We know that the earth was as warm as or warmer than today through much of earth’s history. By looking at ice core data (where air bubbles are trapped in the ice), we can see both CO2 levels back many millions of years, but also see from the oxygen-18 content, a proxy for temperature. As the earth’s temperature has increased and decreased, the atmospheric CO2 concentration has lagged these changes. At higher temperatures, there are always higher levels of CO2.
In historical times, we know that the mid-Roman period was a great deal warmer than today (ocean levels, agricultural practices in northern climates, etc.). We also know that from about 1000-1300 AD, temperatures were a great deal warmer than today (the famous Viking settlements in Greenland example). More recently, from about 1600-1850 the earth was unusually cold. This period is called the “little ice age”. We had the Thames frozen in London, and the canals of Holland frozen for skating. Since about 1850 to today, the earth has been slowly warming and the sea levels have been slowly rising due to ice melt and water expansion (at warmer temperatures). In the past century, we know that the 1930’s were as warm as or warmer than today, and that from around 1960 to 1980 the earth cooled (thus, the cries that we were entering another ice age that were heard in the 1970’s). From 1980 to about 1997, the earth warmed a small amount (less than half a degree Celsius), and since then the temperature has been relatively flat. Overall, from the end of the little ice age to today, the earth has warmed between 1.0-1.5 degrees Celsius.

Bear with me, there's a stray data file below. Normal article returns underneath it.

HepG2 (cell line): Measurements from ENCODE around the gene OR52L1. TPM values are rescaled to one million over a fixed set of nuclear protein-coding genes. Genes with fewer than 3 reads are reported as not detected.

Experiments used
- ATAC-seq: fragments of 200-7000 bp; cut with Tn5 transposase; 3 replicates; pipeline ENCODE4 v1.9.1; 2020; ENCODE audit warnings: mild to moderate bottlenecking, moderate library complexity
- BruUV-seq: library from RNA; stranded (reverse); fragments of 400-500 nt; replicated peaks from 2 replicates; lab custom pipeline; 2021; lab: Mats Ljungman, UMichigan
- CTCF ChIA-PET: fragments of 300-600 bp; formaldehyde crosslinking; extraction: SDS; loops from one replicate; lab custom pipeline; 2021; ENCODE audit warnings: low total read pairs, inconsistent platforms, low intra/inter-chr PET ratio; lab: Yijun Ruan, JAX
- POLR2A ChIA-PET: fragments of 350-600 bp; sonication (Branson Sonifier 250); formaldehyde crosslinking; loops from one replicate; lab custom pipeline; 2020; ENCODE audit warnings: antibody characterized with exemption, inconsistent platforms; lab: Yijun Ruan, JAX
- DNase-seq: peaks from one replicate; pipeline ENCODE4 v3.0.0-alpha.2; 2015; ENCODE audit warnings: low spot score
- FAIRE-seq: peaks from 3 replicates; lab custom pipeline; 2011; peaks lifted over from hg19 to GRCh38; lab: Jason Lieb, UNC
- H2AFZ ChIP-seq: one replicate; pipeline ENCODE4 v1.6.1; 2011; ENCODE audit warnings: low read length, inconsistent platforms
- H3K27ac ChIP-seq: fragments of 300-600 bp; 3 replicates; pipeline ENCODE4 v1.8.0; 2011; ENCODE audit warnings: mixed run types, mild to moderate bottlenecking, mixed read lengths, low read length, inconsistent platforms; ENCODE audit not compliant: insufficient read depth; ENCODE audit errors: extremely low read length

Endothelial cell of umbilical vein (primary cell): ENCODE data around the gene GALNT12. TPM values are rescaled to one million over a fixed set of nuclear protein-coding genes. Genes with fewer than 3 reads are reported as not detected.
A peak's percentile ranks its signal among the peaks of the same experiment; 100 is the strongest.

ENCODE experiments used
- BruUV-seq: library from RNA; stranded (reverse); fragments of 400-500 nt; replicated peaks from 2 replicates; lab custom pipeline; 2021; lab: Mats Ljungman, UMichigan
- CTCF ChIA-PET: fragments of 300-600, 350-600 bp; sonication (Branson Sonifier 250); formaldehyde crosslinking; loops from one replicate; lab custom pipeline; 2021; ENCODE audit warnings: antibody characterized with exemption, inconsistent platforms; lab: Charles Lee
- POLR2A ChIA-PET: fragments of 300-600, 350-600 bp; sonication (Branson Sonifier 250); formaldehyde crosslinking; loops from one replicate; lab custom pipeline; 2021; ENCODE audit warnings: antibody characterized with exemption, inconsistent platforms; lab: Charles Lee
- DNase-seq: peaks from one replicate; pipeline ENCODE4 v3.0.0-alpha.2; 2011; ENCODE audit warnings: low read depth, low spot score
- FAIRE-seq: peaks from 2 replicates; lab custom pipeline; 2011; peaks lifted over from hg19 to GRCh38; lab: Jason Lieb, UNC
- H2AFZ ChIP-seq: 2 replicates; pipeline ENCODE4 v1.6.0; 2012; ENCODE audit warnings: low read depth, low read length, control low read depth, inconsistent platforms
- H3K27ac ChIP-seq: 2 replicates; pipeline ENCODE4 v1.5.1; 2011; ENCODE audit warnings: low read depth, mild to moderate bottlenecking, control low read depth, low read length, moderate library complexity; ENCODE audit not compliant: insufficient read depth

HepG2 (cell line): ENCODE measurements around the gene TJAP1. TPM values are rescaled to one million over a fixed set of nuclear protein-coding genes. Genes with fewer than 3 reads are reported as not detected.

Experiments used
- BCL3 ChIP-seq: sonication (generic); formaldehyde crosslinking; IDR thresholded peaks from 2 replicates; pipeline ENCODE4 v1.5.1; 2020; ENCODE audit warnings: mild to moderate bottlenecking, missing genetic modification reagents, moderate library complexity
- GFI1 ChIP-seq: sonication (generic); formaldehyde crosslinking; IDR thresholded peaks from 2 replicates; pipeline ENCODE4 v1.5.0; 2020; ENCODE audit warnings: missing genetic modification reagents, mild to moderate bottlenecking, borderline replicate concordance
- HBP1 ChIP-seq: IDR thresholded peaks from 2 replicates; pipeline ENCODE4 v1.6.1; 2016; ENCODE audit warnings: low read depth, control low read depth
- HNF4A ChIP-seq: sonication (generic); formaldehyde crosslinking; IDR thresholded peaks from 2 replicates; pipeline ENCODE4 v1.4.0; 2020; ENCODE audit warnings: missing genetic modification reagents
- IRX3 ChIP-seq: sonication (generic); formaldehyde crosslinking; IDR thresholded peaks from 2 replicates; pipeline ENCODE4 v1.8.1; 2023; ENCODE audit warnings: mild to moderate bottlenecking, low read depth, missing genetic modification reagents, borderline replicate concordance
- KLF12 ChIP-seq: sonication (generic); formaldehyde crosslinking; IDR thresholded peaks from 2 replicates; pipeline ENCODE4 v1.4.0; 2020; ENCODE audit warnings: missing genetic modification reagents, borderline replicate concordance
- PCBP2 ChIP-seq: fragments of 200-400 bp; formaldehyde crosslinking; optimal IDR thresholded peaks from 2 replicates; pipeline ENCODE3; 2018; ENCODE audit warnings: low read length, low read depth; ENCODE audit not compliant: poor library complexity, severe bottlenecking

Unfortunately, the only reliable global temperature measure that we have is from the satellite era (about 1979 to today). That time period happens to correspond to a period of warming followed by a period of relatively constant temperatures. Different proxies have been used to try to reconstruct historical temperatures to varying degrees of success. These proxy methods all suffer from problems of linearity (does the proxy change measure the temperature change or some other phenomenon) and lack of global coverage. The best measure we have is the central England temperature measurement that appears to measure temperature using thermometers at one location from about 1750 to today. Those temperatures match our understanding of the little ice age and the 20th century changes.